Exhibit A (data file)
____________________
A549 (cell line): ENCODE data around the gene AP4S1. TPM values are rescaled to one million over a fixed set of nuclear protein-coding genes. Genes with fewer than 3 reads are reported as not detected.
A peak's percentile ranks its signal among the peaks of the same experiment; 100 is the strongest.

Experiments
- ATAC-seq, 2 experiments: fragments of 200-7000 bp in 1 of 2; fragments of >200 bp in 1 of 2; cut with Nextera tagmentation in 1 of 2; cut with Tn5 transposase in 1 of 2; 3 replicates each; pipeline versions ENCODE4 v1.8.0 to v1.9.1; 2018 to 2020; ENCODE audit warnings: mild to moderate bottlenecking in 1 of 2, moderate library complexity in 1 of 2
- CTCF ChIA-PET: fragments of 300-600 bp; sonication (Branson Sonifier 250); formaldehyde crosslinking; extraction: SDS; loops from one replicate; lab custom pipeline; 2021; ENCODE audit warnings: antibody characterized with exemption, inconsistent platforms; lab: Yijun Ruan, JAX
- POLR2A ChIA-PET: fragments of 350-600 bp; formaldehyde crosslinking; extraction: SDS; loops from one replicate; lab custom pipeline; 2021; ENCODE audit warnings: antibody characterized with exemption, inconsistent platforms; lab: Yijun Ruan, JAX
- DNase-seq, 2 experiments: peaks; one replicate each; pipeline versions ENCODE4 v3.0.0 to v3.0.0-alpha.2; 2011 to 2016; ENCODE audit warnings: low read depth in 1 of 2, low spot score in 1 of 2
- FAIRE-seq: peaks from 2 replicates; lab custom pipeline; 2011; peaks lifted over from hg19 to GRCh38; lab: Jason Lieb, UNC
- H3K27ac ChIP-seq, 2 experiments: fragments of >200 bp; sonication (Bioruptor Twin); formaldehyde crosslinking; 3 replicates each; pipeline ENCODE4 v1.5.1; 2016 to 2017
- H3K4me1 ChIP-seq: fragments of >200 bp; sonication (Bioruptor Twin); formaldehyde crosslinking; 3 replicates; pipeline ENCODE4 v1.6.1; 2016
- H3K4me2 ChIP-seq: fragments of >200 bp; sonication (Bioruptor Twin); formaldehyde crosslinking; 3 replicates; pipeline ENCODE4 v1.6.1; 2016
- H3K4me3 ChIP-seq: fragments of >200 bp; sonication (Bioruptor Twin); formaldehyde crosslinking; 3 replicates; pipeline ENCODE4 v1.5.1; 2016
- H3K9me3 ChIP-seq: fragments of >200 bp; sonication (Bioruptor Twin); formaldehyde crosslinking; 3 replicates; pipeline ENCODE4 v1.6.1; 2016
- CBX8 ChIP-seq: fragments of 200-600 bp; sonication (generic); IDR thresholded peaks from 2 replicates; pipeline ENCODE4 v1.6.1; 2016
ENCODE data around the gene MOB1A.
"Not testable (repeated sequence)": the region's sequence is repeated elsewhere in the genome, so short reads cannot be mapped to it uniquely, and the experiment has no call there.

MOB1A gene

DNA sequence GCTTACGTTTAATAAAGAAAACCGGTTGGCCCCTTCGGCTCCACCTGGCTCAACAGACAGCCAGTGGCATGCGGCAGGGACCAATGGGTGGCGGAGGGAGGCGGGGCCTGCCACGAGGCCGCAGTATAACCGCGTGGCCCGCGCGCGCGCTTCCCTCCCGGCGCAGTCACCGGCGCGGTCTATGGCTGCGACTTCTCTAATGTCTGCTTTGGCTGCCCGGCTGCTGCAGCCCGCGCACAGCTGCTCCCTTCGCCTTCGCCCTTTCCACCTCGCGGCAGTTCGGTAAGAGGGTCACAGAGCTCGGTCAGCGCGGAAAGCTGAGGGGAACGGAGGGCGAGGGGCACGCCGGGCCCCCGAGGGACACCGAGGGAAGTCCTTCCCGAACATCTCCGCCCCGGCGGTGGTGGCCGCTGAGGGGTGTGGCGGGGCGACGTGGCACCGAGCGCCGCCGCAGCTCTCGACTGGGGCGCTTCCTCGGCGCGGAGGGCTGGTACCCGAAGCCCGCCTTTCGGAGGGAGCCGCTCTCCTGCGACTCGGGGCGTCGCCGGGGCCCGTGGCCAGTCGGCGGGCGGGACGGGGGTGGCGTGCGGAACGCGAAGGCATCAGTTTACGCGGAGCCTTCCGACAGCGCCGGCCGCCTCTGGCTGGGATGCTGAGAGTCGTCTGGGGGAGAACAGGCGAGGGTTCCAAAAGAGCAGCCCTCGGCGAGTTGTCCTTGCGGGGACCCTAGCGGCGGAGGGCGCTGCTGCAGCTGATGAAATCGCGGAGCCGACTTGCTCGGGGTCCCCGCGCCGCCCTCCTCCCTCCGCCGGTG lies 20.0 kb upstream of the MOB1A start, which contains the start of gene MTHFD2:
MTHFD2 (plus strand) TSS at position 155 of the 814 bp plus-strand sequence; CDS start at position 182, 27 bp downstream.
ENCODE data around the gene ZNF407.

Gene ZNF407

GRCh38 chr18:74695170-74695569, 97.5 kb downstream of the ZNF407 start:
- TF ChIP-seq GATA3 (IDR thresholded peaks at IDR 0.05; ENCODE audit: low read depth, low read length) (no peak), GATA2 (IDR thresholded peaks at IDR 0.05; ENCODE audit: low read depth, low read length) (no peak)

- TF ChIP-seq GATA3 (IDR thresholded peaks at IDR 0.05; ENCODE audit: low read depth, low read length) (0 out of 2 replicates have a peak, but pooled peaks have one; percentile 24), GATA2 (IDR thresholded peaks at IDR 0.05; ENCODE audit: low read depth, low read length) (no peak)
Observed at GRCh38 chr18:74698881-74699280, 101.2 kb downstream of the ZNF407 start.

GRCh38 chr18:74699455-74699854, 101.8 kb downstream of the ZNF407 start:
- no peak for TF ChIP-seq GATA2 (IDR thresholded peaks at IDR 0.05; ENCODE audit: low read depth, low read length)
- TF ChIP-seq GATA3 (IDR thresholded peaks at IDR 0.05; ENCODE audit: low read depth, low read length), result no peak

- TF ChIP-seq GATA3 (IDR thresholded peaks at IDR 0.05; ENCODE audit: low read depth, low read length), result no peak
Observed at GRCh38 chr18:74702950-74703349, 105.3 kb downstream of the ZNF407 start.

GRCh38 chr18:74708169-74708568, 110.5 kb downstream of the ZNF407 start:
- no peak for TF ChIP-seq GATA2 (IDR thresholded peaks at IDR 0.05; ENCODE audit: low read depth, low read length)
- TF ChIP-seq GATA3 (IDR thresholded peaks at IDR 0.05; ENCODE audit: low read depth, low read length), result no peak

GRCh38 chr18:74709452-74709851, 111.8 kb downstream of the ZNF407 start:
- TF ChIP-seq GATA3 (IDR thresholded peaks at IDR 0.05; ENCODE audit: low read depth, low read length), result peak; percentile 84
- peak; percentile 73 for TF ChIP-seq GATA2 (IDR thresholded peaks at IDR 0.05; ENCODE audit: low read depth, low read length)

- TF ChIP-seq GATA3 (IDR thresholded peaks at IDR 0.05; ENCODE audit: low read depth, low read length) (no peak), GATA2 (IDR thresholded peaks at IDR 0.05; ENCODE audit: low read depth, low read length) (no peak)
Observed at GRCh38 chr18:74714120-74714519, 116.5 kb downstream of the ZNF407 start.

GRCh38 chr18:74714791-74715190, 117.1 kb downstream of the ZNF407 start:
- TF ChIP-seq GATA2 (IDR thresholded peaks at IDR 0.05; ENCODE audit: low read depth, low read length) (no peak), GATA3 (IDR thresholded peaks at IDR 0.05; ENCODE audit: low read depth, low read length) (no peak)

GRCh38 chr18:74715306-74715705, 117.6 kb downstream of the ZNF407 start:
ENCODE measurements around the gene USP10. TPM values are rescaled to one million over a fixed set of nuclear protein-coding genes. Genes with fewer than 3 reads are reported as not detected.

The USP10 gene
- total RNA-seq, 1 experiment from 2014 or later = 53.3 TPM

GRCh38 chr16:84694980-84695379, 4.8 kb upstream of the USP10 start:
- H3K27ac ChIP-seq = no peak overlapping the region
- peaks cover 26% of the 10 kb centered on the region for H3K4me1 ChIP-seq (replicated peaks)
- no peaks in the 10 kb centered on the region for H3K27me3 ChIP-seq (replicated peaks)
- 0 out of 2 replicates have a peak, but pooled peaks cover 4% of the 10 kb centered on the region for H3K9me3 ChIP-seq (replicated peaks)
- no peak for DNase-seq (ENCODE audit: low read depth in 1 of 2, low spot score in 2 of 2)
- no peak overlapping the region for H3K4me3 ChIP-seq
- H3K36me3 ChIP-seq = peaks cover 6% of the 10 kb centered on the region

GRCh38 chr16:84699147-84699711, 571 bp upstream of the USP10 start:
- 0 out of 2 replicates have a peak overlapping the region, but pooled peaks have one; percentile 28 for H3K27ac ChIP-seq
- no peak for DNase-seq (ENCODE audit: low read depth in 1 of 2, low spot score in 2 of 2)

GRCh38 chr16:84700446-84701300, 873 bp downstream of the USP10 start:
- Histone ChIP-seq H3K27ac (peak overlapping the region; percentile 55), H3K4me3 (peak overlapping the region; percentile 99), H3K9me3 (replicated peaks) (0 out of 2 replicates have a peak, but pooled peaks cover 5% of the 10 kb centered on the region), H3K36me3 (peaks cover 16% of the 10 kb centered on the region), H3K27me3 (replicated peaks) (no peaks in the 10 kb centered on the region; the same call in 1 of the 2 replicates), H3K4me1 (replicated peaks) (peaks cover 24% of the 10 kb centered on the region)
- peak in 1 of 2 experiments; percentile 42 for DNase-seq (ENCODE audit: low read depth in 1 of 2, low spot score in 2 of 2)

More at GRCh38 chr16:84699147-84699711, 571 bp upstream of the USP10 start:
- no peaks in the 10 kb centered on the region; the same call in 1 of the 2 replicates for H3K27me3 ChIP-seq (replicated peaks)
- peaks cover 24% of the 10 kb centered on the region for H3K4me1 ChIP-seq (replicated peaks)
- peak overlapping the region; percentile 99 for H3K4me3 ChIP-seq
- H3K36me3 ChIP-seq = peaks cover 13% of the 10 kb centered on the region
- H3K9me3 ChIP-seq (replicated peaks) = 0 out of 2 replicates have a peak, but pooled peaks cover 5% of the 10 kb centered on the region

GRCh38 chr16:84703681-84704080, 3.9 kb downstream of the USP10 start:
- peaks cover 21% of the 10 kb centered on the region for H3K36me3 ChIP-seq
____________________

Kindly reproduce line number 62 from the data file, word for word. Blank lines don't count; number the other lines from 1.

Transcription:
- peak overlapping the region; percentile 99 for H3K4me3 ChIP-seq